Henrietta Lacks was born August 1, 1920, into a family of impoverished tobacco farmers in Roanoke, Virginia. She died at the age of 31 from the effects of cervical cancer on October 4, 1951, after treatment in Johns Hopkins Hospital in Baltimore, Maryland. But Henrietta Lacks’s cells did not die. A sample taken from her without permission became the immortal He-La cell line used for extensive biomedical research and then commodified in a multi-million dollar industry. Henrietta Lacks’s story was resurrected in magnificent detail in The Immortal Life of Henrietta Lacks, the 2010 bestseller by freelance science author Rebecca Skloot.
Born Loretta Pleasant (it is not clear how Henrietta became her first name), Henrietta’s mother, Eliza, died in childbirth in 1924. Henrietta’s father, John Pleasant (1881-1969), took the children to Clover, Virginia to be raised among relatives. Henrietta married David “Day” Lacks (1915-2002) in 1941. Following the Depression and between the two World Wars, opportunities for African Americans opened in the steel mills in Bethlehem, Maryland, near Baltimore, and in 1941, Henrietta and David left tobacco farming with the two children and joined the Great Migration. They bought a home in Turner Station, which is now Dundalk, Maryland.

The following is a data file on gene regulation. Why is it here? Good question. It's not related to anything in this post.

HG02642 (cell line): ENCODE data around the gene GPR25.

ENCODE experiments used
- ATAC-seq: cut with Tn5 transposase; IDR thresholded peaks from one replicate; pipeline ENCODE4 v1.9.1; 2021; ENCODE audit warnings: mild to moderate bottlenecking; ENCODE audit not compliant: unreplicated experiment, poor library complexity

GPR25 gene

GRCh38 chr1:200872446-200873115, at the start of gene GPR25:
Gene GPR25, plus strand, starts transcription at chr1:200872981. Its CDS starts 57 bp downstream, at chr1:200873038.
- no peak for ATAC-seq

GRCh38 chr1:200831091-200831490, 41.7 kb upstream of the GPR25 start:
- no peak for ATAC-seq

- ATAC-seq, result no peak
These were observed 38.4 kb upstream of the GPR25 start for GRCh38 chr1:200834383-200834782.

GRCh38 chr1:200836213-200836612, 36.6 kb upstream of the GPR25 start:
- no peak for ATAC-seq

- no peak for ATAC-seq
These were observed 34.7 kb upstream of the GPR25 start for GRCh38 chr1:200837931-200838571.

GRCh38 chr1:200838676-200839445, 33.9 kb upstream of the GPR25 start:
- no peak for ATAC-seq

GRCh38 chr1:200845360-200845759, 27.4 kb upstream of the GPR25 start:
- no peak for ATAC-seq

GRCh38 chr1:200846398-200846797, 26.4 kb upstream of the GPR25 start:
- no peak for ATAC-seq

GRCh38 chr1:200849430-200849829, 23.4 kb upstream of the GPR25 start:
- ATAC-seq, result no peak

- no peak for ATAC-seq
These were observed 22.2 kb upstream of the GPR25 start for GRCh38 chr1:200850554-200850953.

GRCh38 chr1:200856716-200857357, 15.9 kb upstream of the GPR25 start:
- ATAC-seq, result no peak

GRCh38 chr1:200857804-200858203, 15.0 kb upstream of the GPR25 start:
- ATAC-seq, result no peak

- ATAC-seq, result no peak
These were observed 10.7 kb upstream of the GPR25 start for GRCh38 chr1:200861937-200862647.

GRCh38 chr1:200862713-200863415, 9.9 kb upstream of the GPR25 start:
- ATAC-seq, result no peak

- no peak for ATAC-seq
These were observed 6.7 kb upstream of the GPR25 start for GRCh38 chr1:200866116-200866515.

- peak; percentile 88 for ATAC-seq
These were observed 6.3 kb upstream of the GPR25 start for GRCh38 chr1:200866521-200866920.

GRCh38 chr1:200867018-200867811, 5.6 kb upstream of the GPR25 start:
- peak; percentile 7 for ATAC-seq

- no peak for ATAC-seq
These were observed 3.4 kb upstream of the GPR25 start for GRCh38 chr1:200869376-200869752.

In 1951, Henrietta Lacks was diagnosed with cervical cancer and was treated at the segregated Johns Hopkins Hospital with radium tube inserts, a standard treatment at the time. As a matter of routine, samples of her cervix were removed without permission. George Otto Gey (1899-1970), a cancer researcher at Hopkins had been trying for years to study cancer cells, but his task proved difficult because cells died in vitro (outside the body). The sample of cells Henrietta Lacks’s doctor made available to Gey, however, did not die. Instead, they continued to divide and multiply. The He-La cell line was born. He-La was a conflagration of Henrietta Lacks.
Permission for doctors to use anyone’s cells or body tissue at that time was traditionally not obtained, especially from patients seeking care in public hospitals. The irony was that Johns Hopkins (1795-1873), an abolitionist and philanthropist, founded the hospital in 1889 to make medical care available to the poor. Informed Consent as a doctrine came into practice in the late 1970s, nearly three decades after Henrietta Lack’s death.
Gey was the consummate professional biologist and used Henrietta Lacks’s cells in the sole interests of finding a cure for cancer. With no desire for profit, he made the He-La cells available to all interested in biological research, including virologist Jonas Salk (1914-1995). The He-La cell line, in turn, allowed the discovery of the Salk vaccine which led to the near worldwide eradication of polio.
The genetic revolution exploded almost immediately following her death. Molecular biologist James B. Watson (1928- ) and geneticist Francis Crick (1916-2004) created the double-helix model in the discovery of Deoxyribonucleic acid (DNA) in 1953. In the end, over 60,000 studies were published by researchers who use the He-Le cells, advancing their careers, the field of science that they were associated with, and the professional prestige of the institutions that employed them. During that time the Lacks family received no compensation for the usage of He-La cells.
- Hopkins Medince